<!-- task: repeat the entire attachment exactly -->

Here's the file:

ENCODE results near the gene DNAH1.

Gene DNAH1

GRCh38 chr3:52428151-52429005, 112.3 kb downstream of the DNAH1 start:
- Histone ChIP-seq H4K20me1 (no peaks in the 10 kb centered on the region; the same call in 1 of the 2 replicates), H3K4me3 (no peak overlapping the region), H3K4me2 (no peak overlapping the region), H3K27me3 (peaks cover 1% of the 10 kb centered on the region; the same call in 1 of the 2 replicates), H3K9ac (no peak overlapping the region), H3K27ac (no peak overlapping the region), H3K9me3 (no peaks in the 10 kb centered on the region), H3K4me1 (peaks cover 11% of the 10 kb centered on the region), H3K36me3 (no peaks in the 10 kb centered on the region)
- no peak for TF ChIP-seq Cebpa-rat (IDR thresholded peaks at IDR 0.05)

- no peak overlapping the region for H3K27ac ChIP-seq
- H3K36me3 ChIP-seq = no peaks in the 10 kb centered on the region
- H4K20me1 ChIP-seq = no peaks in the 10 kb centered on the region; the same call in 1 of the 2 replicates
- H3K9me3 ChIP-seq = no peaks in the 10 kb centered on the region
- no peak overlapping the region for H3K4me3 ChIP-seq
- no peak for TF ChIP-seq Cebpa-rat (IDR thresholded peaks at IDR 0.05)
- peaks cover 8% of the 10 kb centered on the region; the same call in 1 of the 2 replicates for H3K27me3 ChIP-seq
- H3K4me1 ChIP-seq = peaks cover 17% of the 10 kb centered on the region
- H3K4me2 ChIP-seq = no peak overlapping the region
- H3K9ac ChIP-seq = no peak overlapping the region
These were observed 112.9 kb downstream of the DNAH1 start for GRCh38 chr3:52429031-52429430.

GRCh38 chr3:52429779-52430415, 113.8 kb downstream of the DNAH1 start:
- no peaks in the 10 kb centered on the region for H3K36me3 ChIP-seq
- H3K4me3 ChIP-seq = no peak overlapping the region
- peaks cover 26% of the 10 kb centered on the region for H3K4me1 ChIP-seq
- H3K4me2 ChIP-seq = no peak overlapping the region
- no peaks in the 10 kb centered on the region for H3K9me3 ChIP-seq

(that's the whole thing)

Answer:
ENCODE results near the gene DNAH1.

Gene DNAH1

GRCh38 chr3:52428151-52429005, 112.3 kb downstream of the DNAH1 start:
- Histone ChIP-seq H4K20me1 (no peaks in the 10 kb centered on the region; the same call in 1 of the 2 replicates), H3K4me3 (no peak overlapping the region), H3K4me2 (no peak overlapping the region), H3K27me3 (peaks cover 1% of the 10 kb centered on the region; the same call in 1 of the 2 replicates), H3K9ac (no peak overlapping the region), H3K27ac (no peak overlapping the region), H3K9me3 (no peaks in the 10 kb centered on the region), H3K4me1 (peaks cover 11% of the 10 kb centered on the region), H3K36me3 (no peaks in the 10 kb centered on the region)
- no peak for TF ChIP-seq Cebpa-rat (IDR thresholded peaks at IDR 0.05)

- no peak overlapping the region for H3K27ac ChIP-seq
- H3K36me3 ChIP-seq = no peaks in the 10 kb centered on the region
- H4K20me1 ChIP-seq = no peaks in the 10 kb centered on the region; the same call in 1 of the 2 replicates
- H3K9me3 ChIP-seq = no peaks in the 10 kb centered on the region
- no peak overlapping the region for H3K4me3 ChIP-seq
- no peak for TF ChIP-seq Cebpa-rat (IDR thresholded peaks at IDR 0.05)
- peaks cover 8% of the 10 kb centered on the region; the same call in 1 of the 2 replicates for H3K27me3 ChIP-seq
- H3K4me1 ChIP-seq = peaks cover 17% of the 10 kb centered on the region
- H3K4me2 ChIP-seq = no peak overlapping the region
- H3K9ac ChIP-seq = no peak overlapping the region
These were observed 112.9 kb downstream of the DNAH1 start for GRCh38 chr3:52429031-52429430.

GRCh38 chr3:52429779-52430415, 113.8 kb downstream of the DNAH1 start:
- no peaks in the 10 kb centered on the region for H3K36me3 ChIP-seq
- H3K4me3 ChIP-seq = no peak overlapping the region
- peaks cover 26% of the 10 kb centered on the region for H3K4me1 ChIP-seq
- H3K4me2 ChIP-seq = no peak overlapping the region
- no peaks in the 10 kb centered on the region for H3K9me3 ChIP-seq